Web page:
Review: Remember Me
Review copy provided by the publisher
I doubt anyone can argue with the amount of conversation and, if you will, hype surrounding Dontnod Entertainment and Capcom’s Remember Me. It’s hard, as a game reviewer, to go into something so talked about for the last year without having preconceived notions about what to expect, however, from the moment I saw the first images revealed for the title last year, I knew I was going to want to get my hands on it.
The story revolves around Nilin, a former memory hunter who has, ironically, lost her memories. Her journey to rebirth begins when she’s just about to have the last vestiges of what made her HER, wiped for some unknown reason. She’s saved by a former colleague named Edge, and he sets her on the path to both take down the massive corporation that seems to be attempting to control everyone through their memories, as well as finding out who and what she really is.
Everything is set in the city of Neo-Paris in the year 2084, and both the story and settings evoke memories (see what I did there?) of movies like Minority Report, Metropolis and Ghost in the Shell. That isn’t a bad thing, by any means.
When I first heard that the story was set in a Paris of the future, I was intrigued, but it struck more of a chord with me now, after a trip less than a month ago to the Paris of the present. It isn’t a unique location for pop culture media in general, but transforming it to a cyberpunk future where memories are bought, sold, traded, given and stolen on a whim, and where one corporation is using their memory technology to basically enslave the human race, it certainly brings things to a whole new level.
The visuals, at first glance, are really great, even on the console versions of the game. The world looks immersive and inviting. The environment really looks the best, followed by our protagonist, Nilin herself. Some of the other characters occasionally show the lack of polish that was saved for the more pronounced models in the game, but you don’t notice it so much, since most of those tend to be baddies that you’re beating up on and things are moving way too fast to even bother. I was pretty much in awe by the art direction, which didn’t skimp on the minor details which really made the areas Nilin moves through come alive (the little shops with opening times were a lovely touch, especially given my recent trip to Paris).
Immediately after you boot things up and start a new game, you’re introduced to some simply amazing voice acting, and that follows suit throughout the majority of the game. In fact, the “commercial” you’re presented with at the beginning of the game immediately made me want to never put down that controller; everything else didn’t really matter at that point. But, the more I got into the game, the more I was engrossed in the world and the characters, and that’s a good thing.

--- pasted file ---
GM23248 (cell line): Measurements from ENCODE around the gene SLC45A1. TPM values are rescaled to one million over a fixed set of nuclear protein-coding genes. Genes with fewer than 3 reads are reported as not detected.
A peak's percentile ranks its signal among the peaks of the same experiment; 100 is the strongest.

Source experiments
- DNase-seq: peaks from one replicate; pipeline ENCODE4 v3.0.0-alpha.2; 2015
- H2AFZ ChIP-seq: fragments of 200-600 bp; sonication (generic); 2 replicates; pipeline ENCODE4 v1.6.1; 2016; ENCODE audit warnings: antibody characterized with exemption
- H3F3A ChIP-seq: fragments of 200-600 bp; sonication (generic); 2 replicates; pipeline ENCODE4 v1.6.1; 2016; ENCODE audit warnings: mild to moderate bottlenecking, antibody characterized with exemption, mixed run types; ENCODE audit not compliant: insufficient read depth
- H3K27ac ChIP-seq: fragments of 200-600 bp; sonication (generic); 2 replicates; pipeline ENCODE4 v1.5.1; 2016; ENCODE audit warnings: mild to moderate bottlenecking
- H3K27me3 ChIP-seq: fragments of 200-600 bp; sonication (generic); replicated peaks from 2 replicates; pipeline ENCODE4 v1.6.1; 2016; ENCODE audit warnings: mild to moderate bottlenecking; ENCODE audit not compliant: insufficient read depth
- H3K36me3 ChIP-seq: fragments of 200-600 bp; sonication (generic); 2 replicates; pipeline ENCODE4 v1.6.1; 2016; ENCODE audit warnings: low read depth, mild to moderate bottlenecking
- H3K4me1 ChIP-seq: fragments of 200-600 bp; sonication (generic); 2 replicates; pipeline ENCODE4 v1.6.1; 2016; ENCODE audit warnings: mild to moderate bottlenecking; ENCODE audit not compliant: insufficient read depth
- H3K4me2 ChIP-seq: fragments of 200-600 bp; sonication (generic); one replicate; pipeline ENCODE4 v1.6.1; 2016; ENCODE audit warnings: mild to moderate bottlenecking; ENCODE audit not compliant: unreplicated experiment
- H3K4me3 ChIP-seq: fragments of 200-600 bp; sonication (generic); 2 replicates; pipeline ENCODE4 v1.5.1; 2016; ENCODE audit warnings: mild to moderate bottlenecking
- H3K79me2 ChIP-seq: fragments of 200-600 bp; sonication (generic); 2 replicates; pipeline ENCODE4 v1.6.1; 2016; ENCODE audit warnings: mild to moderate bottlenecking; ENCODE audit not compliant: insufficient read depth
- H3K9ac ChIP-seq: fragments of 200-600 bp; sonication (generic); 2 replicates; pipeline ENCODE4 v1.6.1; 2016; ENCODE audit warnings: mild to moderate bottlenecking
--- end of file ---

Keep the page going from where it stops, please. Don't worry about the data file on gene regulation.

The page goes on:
Sometimes it’s hard for a new IP, or even a seldom-used setting style (cyberpunk), to resonate with the audience, but the combination of almost immediately caring about what happens to Nilin and the very colorful world around you makes you want to keep pressing on to see what’s around the next corner.
The only issue I can bring to the forefront here is how much I would have loved an open-world gameplay style in this game, with perhaps more of a branching and side-quest-heavy mission structure instead of a linear tromp through a world you will never be able to explore.
With the world, characters and voice acting so top-notch, how is the gameplay? Well, things progress in a very Uncharted-like way, which I approve of, although others may find it a bit monotonous. My issue with action titles in general is that, in a good number of cases, there’s nothing but an endless stream of enemies to fight through, and you spend more time doing that than taking everything in. That may appeal to some people, but not me. This is why a game like Uncharted was right up my alley: I’m not a fan of action games for that very reason. Remember Me is designed in almost exactly that style, as well. There is a lot of running, jumping, climbing and small puzzles to help you progress, and several times in each level you’re faced with a smattering of enemies, and then sometimes a boss at the end. This is pacing I can certainly get behind.
The tutorial for the game-play aspects is very well done., and eases you into combat, perhaps almost too much so. Toward the end of the tutorial (which stretches into Chapter 3), it starts to get tiring when you’re ready to fight, jump, move or fall and the game pauses to tell you exactly what to do. And this game also is probably not for those who dislike their hand being held. Not only does it provide ample direction to get you where you need to go, it provides some very precise help to pick up many of the collectibles in the game. Take that as you will; I didn’t mind it so much, although, in the back of my mind, having visual cues pop up to tell you where a collectible was and then to get you back on the right path to the end of the area is possibly a bit much.
Combat takes place occasionally and you use custom built combos to take down your foes. As the story progresses, you unlock more combos that you can use, with every action during the combo being customizable except the first one. Actions, which are called Pressens, unlock as you collect Procedural Mastering Power (PMP). Eventually, you’ll collect enough PMP to generate a key to unlock a new Pressen, which you can then use to customize your combos.